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Johns Hopkins at Towson men's lacrosse: Three things to watch

Watching the Johns Hopkins-Towson men's lacrosse game? Here are three things to note.

Johns Hopkins has dominated this series, winning 39 of 42 meetings and the past 19. Towson is seeking its third victory in its past four season openers.

The Blue Jays (1-0), who walloped UMBC, 16-4, on Saturday, are ranked sixth in the most recent Cascade/Maverik media poll. The offense scored at least 10 goals in its last 15 games, but played without junior midfielder Holden Cattoni, who recorded 29 goals and six assists last spring. Cattoni, who is dealing with an unspecified injury, is a game-time decision.

The Tigers (0-0) return eight of 10 starters, including their entire midfield. But an undisclosed injury sidelined sophomore attackman Joe Seider until last Friday, and junior defenseman Nick Gorman has been slowed by an unspecified ailment.

Here are a few factors that could play a role in the outcome at Johnny Unitas Stadium in Towson on Tuesday at 6 p.m.

1) Eyeballing Brown. Johns Hopkins’ explosion against the Retrievers was powered by junior attackman Ryan Brown. The Sykesville resident and Calvert Hall graduate scored seven goals, the second-highest output of his career. Brown, who has posted five goals and two assists in two meetings with Towson, can shoot from any part of the field, and Tigers coach Shawn Nadelen wasn’t sure – or knew and didn’t want to tip his hand – whether senior defenseman JoJo Ostrander or junior defenseman Mike Lowe, a converted long-stick midfielder, would shadow Brown.

“Ryan’s a terrific lacrosse player,” Nadelen said. “He’s a dynamic shooter. He’s got great lacrosse IQ and he’s really a guy that can play all over the field in their offense. He’s a guy we’re obviously going to be very aware of, and we’ve got to make sure that when he has his hands free, we’re challenging him and crowding him to make sure that we try to make him as uncomfortable as possible. He’s really a catalyst for their offense.”

2) Matching Towson’s energy level. This being the Tigers’ season opener and in the friendly confines of Johnny Unitas Stadium, expect a lot of emotion from the hosts. Meanwhile, the Blue Jays spent some energy in the rout of UMBC, and coach Dave Pietramala is understandably worried that Towson might have the upper hand in terms of scouting and preparation.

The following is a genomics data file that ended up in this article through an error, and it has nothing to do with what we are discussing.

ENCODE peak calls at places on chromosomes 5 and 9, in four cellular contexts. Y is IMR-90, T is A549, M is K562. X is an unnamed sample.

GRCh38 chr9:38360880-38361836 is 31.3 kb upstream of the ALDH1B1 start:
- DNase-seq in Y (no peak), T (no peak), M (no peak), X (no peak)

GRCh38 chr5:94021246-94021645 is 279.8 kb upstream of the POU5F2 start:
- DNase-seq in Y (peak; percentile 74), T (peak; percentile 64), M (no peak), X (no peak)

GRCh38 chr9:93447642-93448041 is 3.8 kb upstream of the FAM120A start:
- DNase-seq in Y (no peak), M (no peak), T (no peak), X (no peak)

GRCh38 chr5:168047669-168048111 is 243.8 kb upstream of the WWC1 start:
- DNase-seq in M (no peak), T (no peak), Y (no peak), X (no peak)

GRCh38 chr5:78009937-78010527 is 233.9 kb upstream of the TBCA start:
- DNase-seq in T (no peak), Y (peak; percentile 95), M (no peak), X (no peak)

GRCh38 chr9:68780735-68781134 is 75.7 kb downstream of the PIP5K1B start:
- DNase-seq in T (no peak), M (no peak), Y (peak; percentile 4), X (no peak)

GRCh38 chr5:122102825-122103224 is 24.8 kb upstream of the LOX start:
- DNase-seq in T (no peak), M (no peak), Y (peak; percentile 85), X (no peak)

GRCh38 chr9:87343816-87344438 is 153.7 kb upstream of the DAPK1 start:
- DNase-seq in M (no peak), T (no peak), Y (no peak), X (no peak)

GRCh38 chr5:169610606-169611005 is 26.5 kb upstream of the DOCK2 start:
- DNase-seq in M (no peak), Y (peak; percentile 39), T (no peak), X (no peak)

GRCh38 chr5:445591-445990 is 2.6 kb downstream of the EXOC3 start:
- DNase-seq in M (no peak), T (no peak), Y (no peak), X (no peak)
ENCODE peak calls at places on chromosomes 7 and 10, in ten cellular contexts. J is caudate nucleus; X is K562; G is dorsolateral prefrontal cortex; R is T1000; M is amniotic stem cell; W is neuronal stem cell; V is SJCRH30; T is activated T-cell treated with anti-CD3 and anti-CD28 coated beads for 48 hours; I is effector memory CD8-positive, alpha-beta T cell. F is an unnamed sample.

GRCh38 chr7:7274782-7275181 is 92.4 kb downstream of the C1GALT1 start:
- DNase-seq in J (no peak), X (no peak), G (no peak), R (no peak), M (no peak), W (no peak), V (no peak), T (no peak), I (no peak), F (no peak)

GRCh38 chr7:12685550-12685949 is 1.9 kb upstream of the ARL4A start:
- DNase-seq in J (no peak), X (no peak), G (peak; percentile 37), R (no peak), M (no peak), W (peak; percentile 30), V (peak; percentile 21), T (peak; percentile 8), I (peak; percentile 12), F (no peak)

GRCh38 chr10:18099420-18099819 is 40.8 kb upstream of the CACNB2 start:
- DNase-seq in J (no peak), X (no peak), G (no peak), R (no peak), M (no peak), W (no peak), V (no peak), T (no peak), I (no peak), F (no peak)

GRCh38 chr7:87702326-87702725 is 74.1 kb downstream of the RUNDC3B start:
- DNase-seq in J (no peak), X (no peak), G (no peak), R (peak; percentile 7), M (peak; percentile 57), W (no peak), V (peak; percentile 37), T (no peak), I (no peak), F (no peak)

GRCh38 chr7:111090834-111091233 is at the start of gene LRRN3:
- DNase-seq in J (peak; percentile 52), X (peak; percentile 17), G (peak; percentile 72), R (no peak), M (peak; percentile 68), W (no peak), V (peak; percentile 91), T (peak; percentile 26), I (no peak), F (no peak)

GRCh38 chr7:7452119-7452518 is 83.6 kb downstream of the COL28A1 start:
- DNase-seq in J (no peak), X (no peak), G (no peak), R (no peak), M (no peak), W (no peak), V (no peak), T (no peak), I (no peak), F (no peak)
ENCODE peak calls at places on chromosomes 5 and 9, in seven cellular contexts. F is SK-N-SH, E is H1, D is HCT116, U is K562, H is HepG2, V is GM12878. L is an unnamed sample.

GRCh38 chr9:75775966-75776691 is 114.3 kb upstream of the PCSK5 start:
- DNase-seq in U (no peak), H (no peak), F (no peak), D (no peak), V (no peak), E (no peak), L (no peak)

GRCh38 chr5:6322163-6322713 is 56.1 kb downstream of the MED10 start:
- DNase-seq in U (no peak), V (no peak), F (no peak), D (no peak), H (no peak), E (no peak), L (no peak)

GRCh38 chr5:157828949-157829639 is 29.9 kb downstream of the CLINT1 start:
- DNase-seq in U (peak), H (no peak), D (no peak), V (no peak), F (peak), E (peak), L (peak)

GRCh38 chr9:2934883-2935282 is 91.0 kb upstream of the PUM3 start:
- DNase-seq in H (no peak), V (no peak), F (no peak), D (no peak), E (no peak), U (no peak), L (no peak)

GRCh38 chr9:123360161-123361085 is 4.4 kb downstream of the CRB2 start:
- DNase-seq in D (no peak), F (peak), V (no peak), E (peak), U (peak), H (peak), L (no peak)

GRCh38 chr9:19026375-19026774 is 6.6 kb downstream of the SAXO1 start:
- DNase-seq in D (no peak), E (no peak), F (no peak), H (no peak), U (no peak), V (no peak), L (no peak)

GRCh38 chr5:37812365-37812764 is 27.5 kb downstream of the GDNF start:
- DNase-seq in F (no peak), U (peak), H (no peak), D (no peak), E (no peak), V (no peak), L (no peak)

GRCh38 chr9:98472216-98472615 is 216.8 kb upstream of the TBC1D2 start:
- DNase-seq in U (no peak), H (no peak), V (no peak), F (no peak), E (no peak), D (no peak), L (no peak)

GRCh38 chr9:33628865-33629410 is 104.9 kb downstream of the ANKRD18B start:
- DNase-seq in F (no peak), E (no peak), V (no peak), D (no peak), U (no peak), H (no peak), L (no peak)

“Towson’s had over a month to get ready for this game, and here we are with two days of preparation,” Pietramala said. “It certainly is quite a tall task to get ready for a team that I think is very good. I’d certainly love to have a week to prepare. They return six of their seven top scorers with [attackman Thomas] DeNapoli being the one that graduated.

"And then they return the guy who’s one of the best middies in the country but one of the least talked about ones in [redshirt senior Andrew] Hodgson. And then you add [junior attackman] Spencer Parks to that mix, the transfer from Carolina. They’ve got a very, very formidable group there offensively. So you certainly wish you had more time to prepare.”

3) Fighting for faceoffs? In last year’s meeting that ended in a 15-8 thumping by Johns Hopkins, the team won 65.4 percent of the faceoffs (17-of-26) on the strength of a 69.6 percentage (16-of-23) by junior Drew Kennedy.

Now a senior, Kennedy won just 42.9 percent (3 of 7) of his draws against UMBC, but the Blue Jays got a 72.7 percent effort (8 of 11) from freshman Hunter Moreland and perfect 2-for-2 outings from sophomores Kevin O’Toole and Matt Ledwin. The Tigers will rely on sophomore Alec Burckley to tip the scales in their favor, and Burckley did win 55.6 percent (10 of 18) of his draws in a scrimmage against Maryland.

“That’s been our No. 1 concern, and we’ve put a lot of pressure on Alex and [freshman] Steven Stillwell and [junior] Jed Yousefi to really step up their games and take ownership of that part of the field – and our wing play as well,” Nadelen said. “We know that Hopkins has got a couple really talented guys that are very strong. Our guys are ready for them, and I think Alec got a taste of how he needs to prepare from his success against Maryland. He didn’t do very well scrimmaging Syracuse and Bucknell, and he realized that he’s got to put a little bit more time into practice to compete at a really high level. Those guys are excited about the challenge.”

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